In advance of our conversation, I took a look at your new podcast with the House Freedom Caucus. I listened to an interview you did with Congressman Mark Meadows, and you were addressing some misconceptions that you believe are floating around about the Freedom Caucus, as well as discussing other topics important to the caucus’ members. How has the venue of a podcast helped to inform the public about the goings-on in the House Freedom Caucus?

I appreciate you bringing that up. I’ve been elected chairman of communications for the Freedom Caucus. That, among other things, includes using a podcast, and we’re also looking at other avenues. We’ve got to re-educate the American people. We’re in the fight of our life for this country: socialism versus a constitutional republic, massive government spending versus fiscal responsibility, and on, and on, and on.

We started this podcast last month. We’ve had four of them now. This is our effort to reach out to the American people, and I would encourage folks to check it out on iTunes and Soundcloud and subscribe to it, or find it through our Twitter account. Episodes come out every Thursday, and they’re designed to educate the American people as to what’s really happening here in Washington and give an inside baseball look with some of the movers and shakers.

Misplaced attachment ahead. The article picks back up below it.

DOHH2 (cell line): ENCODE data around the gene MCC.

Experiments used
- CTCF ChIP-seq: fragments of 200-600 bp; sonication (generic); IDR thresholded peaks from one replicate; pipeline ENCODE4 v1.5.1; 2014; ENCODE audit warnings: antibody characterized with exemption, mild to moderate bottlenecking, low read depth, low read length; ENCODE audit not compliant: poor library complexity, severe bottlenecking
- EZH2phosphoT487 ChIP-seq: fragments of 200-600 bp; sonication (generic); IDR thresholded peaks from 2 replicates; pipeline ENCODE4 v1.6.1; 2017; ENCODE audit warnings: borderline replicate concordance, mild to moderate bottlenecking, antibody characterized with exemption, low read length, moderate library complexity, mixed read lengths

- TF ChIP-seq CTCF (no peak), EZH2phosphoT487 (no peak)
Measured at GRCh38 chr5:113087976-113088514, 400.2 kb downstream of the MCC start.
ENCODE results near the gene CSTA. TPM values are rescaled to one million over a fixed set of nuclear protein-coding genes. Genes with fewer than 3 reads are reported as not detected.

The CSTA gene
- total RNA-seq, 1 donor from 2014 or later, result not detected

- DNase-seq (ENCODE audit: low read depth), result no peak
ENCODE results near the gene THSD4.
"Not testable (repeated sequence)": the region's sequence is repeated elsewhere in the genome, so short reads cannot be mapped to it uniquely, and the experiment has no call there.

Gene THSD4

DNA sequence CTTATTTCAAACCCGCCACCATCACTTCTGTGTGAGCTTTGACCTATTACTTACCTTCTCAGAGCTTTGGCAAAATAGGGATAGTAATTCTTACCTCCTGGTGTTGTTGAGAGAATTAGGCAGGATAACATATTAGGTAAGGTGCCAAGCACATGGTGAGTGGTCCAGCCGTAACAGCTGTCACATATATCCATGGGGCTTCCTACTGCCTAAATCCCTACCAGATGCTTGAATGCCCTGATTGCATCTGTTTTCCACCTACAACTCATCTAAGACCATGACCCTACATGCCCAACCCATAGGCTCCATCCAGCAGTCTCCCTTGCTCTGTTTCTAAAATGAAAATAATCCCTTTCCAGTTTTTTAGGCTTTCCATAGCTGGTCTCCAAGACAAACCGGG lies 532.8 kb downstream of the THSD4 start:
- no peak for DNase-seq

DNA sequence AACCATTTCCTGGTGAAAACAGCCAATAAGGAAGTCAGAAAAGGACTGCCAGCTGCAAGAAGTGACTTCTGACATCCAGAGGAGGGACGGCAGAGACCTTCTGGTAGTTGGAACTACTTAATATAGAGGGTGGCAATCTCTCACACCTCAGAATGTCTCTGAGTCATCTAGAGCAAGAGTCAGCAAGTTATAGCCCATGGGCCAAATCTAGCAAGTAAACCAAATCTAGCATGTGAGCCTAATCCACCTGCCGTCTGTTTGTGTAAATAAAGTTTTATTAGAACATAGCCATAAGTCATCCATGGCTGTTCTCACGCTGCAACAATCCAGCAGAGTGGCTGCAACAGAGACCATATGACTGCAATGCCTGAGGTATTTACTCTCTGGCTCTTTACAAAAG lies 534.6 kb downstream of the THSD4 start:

And you believe there are some misconceptions around the Freedom Caucus?

Some people think the Freedom Caucus is made up of a group of people who are going to vote “no” on everything. Nothing could be further from the truth. The issue surrounding the health care bill last year would not have happened had it not been for the Freedom Caucus. We’re the ones that stepped in and started the negotiating process from the White House to our own conference and pulling leadership in. That was the Freedom Caucus doing it. We’ve done several things like that along the way.

There is no group on Capitol Hill that has more honest, intellectual, passionate debate than the Freedom Caucus. One of the highlights of my week has been being a part of Freedom Caucus meetings, where issues are placed on the table like no other place that I’ve seen on Capitol Hill. There’s great debate and discussion on these things, and out of that, we try to formulate where the American people are. And, of course, our mission is to be a voice for millions of Americans who believe they’ve lost their voice in Washington. We stand on those principles that we ran on, we stand on those principles that the American people elected us on, and it’s an absolutely phenomenal group of men and women to work with.